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From sowing to stir fry – aged care residents dig in to gardening project

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One of life’s great pleasures is enjoying a meal made from food you’ve grown in your own garden.

It’s a pleasure keen gardeners at Bolton Clarke Inverpine residential aged care community celebrated this week after a bumper vegetable harvest from their raised community gardens.

Residents have been getting their hands dirty as part of Bolton Clarke’s pilot Let’s Dig In therapeutic gardening program and  after 10 weeks are seeing the fruits of their labour – both in the garden and in themselves.

Marion has taken responsibility for maintaining one of the gardens. As a result, she has lengthened her regular walks to include twice-daily visits to the garden beds, checking progress and picking fresh flowers for her room..

“My love of life and gardening has returned,” she said.

Gloria’s window overlooks the garden and she’s become the ‘garden security.’

“I see everyone coming and going,” she said. “I know if we’re getting too overzealous with picking the flowers or watering the vegetables.”

Eric has been keenly watering the plants and made sure the gardens were well-tended over the festive season. He was also part of the group that collected the recent harvest.

Inverpine Diversional Therapist Rekha Singh said the garden has provided plenty of opportunities for the residents to socialise and be active while they do so.

“It has been wonderful to see our gardeners taking ownership of the project – from planning the sowing to weeding, watering and harvest,” she said.

The latest harvest included capsicums, basil, silver beet and pak choy which made for a delicious Mongolian stir fry lunch.

Now, the gardeners have begun to consider what they’d like to plant - and eat - as the cooler months approach.

On the menu for autumn and winter will be root vegetables, colourful cabbages, snow and sugar snap peas. They also plan to install a trellis to plant passionfruit vines to spoon the fruit on top of desserts. The produce will be surrounded by flowers and companion plants including pansies, viola and sweet pea.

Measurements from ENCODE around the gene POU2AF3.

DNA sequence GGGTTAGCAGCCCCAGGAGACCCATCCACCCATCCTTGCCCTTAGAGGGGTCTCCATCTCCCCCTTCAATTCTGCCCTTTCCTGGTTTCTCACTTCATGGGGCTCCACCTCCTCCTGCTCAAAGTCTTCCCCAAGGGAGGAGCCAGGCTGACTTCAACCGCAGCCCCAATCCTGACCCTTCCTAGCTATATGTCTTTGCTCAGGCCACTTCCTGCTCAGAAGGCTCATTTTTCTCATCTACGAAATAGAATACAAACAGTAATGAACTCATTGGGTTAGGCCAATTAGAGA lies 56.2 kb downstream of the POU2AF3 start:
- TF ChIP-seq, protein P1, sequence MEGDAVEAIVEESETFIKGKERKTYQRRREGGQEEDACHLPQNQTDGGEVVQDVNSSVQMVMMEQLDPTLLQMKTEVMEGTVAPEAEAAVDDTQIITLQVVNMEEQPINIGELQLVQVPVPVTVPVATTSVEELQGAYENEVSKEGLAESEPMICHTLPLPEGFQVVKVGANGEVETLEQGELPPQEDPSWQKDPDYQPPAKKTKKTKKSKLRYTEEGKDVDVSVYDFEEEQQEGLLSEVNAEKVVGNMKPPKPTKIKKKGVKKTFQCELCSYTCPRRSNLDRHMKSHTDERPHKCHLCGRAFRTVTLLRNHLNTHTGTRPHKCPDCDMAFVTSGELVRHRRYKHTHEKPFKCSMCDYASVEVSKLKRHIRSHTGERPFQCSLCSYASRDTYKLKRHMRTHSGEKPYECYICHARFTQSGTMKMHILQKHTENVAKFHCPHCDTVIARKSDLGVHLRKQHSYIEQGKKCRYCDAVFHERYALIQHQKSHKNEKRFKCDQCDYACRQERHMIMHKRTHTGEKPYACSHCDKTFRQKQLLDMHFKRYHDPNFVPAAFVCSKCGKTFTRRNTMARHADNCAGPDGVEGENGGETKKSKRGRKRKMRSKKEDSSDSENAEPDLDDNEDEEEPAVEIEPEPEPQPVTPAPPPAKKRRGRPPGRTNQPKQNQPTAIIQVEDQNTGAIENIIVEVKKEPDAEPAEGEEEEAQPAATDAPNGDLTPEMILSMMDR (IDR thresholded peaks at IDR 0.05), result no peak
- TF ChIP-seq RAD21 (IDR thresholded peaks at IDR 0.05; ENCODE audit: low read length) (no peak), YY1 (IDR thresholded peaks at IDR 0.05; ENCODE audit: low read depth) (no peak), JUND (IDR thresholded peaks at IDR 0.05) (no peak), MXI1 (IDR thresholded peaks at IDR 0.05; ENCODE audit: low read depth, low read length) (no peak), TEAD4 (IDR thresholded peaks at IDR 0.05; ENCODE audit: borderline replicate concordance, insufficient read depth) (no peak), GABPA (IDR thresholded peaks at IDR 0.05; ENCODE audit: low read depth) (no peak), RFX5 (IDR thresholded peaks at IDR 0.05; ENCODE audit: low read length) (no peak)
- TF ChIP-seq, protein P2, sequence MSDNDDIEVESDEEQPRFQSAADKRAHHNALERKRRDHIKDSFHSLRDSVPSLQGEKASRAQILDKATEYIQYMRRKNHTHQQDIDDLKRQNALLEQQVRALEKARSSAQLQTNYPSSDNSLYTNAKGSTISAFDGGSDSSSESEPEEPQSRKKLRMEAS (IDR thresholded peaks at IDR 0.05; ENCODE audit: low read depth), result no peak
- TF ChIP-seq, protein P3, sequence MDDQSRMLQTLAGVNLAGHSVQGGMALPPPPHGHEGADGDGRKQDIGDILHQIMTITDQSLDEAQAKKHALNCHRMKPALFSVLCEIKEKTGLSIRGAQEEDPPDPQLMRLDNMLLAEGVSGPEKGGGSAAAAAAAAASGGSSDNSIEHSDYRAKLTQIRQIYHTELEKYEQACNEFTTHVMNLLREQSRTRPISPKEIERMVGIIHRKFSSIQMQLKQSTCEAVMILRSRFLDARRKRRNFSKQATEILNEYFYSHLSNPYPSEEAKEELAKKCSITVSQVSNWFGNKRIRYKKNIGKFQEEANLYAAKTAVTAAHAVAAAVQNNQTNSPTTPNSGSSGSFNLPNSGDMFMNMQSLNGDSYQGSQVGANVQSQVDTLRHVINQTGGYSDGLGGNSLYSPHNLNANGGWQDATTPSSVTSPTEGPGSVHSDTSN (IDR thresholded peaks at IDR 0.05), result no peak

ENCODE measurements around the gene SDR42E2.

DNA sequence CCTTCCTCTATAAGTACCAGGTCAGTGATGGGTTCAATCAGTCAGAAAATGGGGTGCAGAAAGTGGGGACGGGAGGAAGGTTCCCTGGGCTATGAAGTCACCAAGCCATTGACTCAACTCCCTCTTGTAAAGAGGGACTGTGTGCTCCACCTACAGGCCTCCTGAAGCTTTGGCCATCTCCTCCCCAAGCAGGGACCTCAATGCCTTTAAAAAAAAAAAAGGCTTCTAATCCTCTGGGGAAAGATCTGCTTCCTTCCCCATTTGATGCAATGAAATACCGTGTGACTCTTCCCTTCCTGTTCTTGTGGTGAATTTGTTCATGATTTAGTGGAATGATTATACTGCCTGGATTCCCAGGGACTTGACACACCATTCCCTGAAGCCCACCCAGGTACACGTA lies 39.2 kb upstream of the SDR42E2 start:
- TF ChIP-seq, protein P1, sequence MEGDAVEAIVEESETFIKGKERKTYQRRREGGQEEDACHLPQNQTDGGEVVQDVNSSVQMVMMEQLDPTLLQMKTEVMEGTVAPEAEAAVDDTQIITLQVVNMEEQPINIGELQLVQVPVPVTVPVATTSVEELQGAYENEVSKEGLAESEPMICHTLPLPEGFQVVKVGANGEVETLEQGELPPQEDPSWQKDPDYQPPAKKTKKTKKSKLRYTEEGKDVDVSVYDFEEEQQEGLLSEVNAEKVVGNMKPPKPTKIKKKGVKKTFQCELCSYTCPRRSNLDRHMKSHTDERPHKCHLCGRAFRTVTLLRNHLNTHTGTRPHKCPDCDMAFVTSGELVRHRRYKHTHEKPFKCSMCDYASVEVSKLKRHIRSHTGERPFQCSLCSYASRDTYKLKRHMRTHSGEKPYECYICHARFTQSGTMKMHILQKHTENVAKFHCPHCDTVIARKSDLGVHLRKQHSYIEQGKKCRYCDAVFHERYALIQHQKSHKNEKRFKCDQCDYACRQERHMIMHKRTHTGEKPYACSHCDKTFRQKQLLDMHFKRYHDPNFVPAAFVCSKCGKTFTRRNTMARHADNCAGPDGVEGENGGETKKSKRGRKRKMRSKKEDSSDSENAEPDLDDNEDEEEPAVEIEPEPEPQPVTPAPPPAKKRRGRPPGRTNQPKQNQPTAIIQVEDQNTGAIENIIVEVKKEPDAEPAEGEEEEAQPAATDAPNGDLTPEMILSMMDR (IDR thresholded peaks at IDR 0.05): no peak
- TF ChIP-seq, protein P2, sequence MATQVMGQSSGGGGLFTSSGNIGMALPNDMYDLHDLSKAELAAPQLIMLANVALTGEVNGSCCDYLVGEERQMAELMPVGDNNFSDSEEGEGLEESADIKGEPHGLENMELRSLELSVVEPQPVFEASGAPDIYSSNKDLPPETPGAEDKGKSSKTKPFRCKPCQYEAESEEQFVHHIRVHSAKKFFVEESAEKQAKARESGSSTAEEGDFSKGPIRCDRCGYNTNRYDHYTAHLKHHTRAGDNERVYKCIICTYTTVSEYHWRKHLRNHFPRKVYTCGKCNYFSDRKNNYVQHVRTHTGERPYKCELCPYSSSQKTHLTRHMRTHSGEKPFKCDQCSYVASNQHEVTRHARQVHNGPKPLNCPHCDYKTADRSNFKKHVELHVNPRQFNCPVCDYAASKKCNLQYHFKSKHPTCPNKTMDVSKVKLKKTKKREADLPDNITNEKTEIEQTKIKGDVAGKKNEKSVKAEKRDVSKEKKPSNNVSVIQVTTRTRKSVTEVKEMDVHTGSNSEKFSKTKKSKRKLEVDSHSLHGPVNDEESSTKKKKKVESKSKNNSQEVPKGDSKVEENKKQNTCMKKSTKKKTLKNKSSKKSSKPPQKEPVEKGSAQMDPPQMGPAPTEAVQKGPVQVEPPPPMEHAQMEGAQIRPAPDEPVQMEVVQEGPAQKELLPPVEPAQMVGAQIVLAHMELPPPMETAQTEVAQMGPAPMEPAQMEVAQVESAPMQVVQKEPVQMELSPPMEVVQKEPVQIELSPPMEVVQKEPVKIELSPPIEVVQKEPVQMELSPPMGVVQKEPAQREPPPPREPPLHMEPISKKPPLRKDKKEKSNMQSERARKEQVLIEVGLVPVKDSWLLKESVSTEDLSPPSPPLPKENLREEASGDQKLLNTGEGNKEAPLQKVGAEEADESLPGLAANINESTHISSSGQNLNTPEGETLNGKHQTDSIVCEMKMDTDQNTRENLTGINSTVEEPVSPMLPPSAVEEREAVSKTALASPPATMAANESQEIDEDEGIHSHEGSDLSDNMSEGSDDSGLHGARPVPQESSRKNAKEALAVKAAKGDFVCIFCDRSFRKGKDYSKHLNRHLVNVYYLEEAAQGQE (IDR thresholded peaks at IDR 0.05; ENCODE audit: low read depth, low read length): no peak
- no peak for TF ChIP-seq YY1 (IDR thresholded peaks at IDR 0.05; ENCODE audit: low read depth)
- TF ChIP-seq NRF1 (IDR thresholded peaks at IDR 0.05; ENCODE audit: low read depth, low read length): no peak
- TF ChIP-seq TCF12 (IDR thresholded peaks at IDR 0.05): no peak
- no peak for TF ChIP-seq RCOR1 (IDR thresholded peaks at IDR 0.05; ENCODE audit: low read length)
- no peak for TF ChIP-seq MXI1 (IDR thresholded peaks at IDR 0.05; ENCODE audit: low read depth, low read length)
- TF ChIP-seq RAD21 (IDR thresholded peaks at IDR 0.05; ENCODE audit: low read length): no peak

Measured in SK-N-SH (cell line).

The ‘Let’s Dig In!” project is supported by Horticultural Therapist Cath Manuel from ‘Soil to Supper’ who has worked with both residents and team members at Inverpine throughout the process.

“There are many benefits from connecting with nature. Gardening supports our social, physical and emotional wellbeing,” she said.

Ms Singh said the community was looking forward to continuing to expand their gardens and to be able to enjoy more of their produce in meals.

“We were able to tell a story from education through planting and harvesting to a product. We’ve enjoyed two meals with vegetables from our garden and we were able to share some of the produce with two other Bolton Clarke communities,” she said.

Bolton Clarke Food Services Manager Caroline Lucas said the program has impacted the chefs too.

“It’s got the creative juices flowing,” she said. “We create a meal around the produce the residents harvest. We enjoy working with what they’ve grown and love the collaboration!”

The next phase of the pilot is an extension of the program to the Inverpine Memory Support Unit, where the gardening activities will be targeted for residents with dementia.

The Bolton Clarke Research Institute has been measuring results from the project and will assess improvements in resident’s mobility, strength, mental wellbeing and satisfaction.

The work will inform a roll-out of the ‘Let’s Dig In’ gardening program across Bolton Clarke’s 25 residential aged care communities.